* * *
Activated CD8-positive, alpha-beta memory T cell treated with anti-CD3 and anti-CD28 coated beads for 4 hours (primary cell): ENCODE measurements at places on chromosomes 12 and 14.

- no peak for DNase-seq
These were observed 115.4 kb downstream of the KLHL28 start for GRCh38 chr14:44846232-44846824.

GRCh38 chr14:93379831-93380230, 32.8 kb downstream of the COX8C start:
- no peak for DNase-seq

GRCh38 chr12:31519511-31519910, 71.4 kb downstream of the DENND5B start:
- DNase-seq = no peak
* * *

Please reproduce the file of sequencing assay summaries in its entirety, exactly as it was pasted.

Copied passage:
Activated CD8-positive, alpha-beta memory T cell treated with anti-CD3 and anti-CD28 coated beads for 4 hours (primary cell): ENCODE measurements at places on chromosomes 12 and 14.

- no peak for DNase-seq
These were observed 115.4 kb downstream of the KLHL28 start for GRCh38 chr14:44846232-44846824.

GRCh38 chr14:93379831-93380230, 32.8 kb downstream of the COX8C start:
- no peak for DNase-seq

GRCh38 chr12:31519511-31519910, 71.4 kb downstream of the DENND5B start:
- DNase-seq = no peak